The calibrations of the instruments were done with certified solutions (Titrisol for Cd, Cu, Ni, and Pb in 1992–1999; Claritas PPt, Multi element solution 2A from Spex Certiprep in 2000–2008). Samples from 2005 and 2008 were analyzed in batches with certified reference material (mussel tissue ERM-CE278), with recovery rates within 10% of the certified value (Table 1). Certified reference material was not included in the analyses from the 1990s, but samples from 1993, 1999 and 2005 were analyzed with an internal standard (excrement from wintering great tits; Table 1). Thus the internal standard has been analyzed with both AAS and ICP-MS, and can, to some extent, be used to validate the two methods.

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Table 1. Element concentrationsa (mean ± SE) of reference samples of wintering adult great tits (excrement) used as an internal standard, and certified reference material ERM-CE278 (mussel), run in batches with samples from different years.

https://doi.org/10.1371/journal.pone.0117071.t001

To enable comparisons of excrement metal concentrations in this study (on a dry weight basis) with literature showing only fresh weights, a conversion factor of 4.75 ± 0.36 (n = 5) was used for pied flycatcher excrement and 4.83 ± 0.16 (n = 69) was applied for great tits. These values were obtained from excrement samples collected in 2008 and 2011, based on their weights prior to, and after drying.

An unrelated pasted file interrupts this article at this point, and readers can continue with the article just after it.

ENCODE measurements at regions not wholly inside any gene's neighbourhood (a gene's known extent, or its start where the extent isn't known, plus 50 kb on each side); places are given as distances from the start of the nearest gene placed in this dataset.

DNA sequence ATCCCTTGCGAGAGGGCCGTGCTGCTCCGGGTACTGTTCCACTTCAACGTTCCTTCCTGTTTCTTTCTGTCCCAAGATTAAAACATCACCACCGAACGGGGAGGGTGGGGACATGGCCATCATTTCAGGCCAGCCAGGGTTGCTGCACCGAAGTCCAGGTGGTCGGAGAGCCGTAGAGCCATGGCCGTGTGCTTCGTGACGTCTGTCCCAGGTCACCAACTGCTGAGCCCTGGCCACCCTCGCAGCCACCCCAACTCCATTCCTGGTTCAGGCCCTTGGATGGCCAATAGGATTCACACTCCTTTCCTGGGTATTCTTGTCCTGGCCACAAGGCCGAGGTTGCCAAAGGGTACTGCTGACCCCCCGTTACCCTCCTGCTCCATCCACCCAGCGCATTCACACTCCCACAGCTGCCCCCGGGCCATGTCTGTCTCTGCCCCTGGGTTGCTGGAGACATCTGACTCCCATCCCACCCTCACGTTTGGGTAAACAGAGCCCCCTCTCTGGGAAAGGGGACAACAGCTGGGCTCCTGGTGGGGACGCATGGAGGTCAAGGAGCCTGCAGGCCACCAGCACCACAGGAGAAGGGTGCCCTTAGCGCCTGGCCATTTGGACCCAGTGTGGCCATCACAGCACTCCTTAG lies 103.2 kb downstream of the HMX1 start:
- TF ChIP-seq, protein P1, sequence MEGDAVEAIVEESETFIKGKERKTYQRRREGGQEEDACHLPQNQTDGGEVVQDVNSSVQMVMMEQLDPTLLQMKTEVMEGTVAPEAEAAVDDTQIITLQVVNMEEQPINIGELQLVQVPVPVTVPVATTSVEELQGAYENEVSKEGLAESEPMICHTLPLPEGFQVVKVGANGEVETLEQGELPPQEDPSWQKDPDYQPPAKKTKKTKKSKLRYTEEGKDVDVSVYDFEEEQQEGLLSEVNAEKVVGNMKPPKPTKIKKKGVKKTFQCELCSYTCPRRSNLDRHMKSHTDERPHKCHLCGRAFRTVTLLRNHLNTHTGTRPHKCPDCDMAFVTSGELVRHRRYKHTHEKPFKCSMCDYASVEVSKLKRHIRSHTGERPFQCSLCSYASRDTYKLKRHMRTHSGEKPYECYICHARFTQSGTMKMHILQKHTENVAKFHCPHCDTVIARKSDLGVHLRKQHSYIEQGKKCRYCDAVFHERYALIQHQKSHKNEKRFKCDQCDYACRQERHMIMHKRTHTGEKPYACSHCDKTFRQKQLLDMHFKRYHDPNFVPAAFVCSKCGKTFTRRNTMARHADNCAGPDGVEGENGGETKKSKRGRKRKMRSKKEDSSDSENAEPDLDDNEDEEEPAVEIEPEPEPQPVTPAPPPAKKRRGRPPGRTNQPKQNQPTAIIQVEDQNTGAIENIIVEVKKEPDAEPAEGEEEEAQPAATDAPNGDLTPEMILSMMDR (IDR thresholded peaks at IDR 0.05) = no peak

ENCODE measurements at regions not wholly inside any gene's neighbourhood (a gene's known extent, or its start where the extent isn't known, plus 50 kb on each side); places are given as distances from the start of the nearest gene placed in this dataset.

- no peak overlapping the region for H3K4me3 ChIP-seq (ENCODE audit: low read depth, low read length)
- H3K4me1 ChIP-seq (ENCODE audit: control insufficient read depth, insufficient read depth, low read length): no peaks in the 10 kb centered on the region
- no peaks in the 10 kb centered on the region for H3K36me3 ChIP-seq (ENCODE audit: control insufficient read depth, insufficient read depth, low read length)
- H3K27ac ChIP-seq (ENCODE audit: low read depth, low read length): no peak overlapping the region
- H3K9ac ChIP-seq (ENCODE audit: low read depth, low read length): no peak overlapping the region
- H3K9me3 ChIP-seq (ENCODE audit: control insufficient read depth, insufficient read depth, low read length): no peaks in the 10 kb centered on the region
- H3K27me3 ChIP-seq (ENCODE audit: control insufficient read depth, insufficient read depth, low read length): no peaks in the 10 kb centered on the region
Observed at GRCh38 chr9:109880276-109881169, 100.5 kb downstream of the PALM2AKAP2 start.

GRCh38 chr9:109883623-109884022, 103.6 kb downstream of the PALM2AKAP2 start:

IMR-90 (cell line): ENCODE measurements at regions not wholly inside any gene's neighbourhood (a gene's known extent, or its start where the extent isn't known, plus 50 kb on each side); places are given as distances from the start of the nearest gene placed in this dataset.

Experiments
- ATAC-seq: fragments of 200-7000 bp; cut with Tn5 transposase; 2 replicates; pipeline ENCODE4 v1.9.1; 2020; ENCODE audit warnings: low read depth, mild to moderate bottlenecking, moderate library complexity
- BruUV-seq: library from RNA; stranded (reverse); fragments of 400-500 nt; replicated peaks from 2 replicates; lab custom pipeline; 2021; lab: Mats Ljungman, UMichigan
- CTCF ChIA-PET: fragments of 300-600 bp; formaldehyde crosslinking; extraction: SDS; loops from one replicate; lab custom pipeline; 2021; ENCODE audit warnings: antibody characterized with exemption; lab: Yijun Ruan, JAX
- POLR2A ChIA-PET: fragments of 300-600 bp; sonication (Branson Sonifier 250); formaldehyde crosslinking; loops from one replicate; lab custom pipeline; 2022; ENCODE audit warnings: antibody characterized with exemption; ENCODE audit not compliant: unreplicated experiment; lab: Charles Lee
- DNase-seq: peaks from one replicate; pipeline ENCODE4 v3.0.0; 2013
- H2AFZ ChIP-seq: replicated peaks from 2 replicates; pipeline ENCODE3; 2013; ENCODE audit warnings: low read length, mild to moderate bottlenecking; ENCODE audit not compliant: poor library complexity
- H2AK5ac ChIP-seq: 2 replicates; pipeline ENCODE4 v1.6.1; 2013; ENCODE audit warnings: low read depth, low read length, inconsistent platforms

Statistical analyses

Statistical analyses were performed with SAS statistical software 9.2 [39]. Differences in excrement metal concentrations were analyzed for each species separately, using general linear models (GLIMMIX procedure in SAS) with normal error distribution and identity link function, followed by post hoc comparisons (least squares means) using Tukey-Kramer adjustment for multiple comparisons. Concentrations were log-transformed (to fit normal distribution) and models included year and pollution zone (zone 1 vs. 2) as categorical fixed factors, and the interaction term year × zone. If interaction was not significant, the model was simplified (excluding the interaction term), given that the simplified model had a lower AIC-value. The concentrations of Cu were unreasonably high in two excrement samples from 1993 (11900 and 9312 μg g-1 for a pied flycatcher and great tit respectively) and the concentration of Pb in one great tit in 2005 (580 μg g-1). Those were considered outliers and omitted from all analyses. The level of statistical significance was set to p < 0.05.

Correlations between metal emissions, dust and excrement samples were calculated using Kendall rank correlation. Yearly emission data between 1991 and 2008 (partly published in [7]), and data on metal content in dust collectors (i.e. the air quality) between 1991 and 2001 were obtained from Harjavalta town. The latter was calculated as a summer average (April–August), to reflect the breeding period. For excrements, the average for polluted sites was used for each year. Only models including at least 4 years were included, thus no correlation test was performed between dust and excrement (n = 1–3).